For employers who’ve addressed income protection for their executives, Bravo! You’ve taken care of an often-overlooked executive benefit issue. Now the question is, have you thought about what happens to those benefits in the executives’ retirement years?
Most disability income (DI) insurance policies offer benefits until retirement, commonly age 65 or 67, and then they stop. That means an individual on a disability claim would no longer receive monthly checks once reaching retirement age. This is what I call the “second disability need.”
While the executive may have retirement assets, it’s likely that not working due to an illness or injury has taken a financial toll. How does this happen? Qualified retirement plans only provide significant asset accumulation if three factors work together:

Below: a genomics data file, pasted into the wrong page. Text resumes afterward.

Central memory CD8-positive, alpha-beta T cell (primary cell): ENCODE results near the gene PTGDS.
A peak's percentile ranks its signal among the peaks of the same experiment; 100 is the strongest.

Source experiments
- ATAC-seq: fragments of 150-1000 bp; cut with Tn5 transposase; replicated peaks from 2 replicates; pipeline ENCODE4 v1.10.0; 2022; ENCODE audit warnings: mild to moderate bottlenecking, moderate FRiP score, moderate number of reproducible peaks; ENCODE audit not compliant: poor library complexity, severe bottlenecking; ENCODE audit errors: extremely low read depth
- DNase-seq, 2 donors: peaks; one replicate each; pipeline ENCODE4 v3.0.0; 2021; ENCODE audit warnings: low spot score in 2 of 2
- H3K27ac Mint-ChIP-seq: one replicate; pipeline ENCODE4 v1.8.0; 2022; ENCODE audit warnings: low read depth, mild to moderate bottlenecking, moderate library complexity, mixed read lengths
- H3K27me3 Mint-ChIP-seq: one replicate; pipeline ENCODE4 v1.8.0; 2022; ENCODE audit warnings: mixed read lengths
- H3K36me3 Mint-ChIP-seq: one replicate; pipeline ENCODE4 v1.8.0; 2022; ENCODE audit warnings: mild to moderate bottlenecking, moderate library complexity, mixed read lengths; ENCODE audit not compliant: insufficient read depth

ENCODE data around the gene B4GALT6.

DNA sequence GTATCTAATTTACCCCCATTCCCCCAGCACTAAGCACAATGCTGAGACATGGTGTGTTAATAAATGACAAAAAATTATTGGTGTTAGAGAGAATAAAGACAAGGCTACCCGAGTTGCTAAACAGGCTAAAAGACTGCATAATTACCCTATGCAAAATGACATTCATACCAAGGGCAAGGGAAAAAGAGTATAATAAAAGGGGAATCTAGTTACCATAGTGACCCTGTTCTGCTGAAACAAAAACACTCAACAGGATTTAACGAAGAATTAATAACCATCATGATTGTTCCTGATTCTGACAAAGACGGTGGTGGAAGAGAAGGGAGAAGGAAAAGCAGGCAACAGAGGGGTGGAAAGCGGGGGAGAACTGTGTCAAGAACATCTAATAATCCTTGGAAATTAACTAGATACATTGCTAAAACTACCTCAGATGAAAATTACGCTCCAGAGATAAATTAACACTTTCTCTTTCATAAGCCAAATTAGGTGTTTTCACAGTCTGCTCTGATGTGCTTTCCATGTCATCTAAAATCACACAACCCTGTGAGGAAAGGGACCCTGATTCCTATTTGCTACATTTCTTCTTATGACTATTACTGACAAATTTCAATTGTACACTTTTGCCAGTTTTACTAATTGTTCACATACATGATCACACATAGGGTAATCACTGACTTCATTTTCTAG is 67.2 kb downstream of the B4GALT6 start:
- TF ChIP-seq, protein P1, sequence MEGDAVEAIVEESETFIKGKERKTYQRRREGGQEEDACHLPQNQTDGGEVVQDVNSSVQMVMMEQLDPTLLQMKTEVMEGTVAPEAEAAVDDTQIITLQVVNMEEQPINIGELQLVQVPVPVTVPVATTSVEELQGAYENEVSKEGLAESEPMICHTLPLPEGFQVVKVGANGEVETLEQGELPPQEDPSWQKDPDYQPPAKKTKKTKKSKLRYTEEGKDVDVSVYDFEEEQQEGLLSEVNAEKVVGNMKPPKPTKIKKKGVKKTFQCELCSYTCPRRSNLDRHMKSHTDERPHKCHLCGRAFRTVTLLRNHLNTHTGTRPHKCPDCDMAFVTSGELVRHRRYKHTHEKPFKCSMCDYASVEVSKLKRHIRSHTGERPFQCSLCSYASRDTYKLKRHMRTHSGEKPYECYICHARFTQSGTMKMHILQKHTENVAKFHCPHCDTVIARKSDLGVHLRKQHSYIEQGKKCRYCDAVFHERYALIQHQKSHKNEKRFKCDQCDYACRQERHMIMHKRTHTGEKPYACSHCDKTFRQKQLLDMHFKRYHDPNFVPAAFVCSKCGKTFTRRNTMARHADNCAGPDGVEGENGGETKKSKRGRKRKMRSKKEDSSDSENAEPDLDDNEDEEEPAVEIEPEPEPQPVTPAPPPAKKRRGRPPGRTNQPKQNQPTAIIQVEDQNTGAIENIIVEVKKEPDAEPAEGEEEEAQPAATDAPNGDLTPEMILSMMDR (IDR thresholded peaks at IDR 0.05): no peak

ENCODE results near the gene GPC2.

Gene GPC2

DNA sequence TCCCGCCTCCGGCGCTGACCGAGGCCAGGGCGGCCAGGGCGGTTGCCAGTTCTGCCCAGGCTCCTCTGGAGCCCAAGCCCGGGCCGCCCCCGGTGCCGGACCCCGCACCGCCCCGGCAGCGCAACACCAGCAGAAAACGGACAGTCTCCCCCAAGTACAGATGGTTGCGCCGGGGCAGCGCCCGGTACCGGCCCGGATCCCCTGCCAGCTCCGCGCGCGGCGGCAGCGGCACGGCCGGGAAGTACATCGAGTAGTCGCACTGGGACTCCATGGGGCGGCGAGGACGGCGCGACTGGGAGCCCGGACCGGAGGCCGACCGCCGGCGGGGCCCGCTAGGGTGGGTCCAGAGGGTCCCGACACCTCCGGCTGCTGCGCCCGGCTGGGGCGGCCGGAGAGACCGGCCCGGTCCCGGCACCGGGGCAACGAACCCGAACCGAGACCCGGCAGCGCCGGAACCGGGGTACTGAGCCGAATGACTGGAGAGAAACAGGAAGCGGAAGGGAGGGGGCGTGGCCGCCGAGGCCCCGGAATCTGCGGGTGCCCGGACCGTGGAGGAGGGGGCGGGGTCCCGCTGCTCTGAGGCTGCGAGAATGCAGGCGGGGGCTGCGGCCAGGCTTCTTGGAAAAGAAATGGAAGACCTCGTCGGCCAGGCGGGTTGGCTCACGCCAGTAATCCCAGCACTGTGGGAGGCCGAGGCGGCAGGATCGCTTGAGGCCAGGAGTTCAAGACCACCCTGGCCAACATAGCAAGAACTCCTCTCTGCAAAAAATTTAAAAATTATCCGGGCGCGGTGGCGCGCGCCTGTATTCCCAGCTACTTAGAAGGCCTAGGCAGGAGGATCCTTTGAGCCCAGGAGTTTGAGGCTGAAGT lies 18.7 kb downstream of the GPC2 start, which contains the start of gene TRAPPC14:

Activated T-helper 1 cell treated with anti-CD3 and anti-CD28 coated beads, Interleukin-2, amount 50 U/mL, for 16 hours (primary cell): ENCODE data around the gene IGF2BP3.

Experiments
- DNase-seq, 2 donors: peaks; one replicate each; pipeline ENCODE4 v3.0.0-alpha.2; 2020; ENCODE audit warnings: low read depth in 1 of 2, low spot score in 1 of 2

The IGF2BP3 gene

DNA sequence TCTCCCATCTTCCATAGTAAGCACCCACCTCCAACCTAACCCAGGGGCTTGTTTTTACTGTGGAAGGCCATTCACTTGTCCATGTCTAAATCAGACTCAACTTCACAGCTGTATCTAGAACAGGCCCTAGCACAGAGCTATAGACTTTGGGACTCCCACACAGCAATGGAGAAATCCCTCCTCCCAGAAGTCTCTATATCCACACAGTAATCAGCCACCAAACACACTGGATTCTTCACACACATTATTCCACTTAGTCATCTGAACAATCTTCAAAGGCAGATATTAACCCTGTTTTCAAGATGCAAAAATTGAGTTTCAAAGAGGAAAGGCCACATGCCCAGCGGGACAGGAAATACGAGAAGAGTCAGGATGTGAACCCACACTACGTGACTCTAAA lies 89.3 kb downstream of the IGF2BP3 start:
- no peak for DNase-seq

- The employer or employee funds the plan.
- Plan contributions are made over many years before retirement.
- Invested funds earn dividends and interest. This, combined with increasing plan assets, provides the total accumulation.
In most cases, when an individual faces a disability and can no longer work, contributions to qualified plans stop. With this crucial component of asset accumulation out of commission, there is now a serious gap in potential retirement savings.
A good solution is to offer DI coverage specifically designed to protect retirement savings. These policies provide monthly benefits, just like traditional individual DI insurance, but instead of paying benefits to the employee, benefits are paid (tax-free!) to a trust where they are invested for retirement. At retirement, as traditional DI benefits wind down, these benefits kick in. The executive can access the benefits as retirement income, helping supplement other assets.
I’ve seen a number of companies in a variety of industries help their executives take care of this critical second disability need by implementing this type of coverage. It’s a simple solution that can have big results on the quality of life in retirement.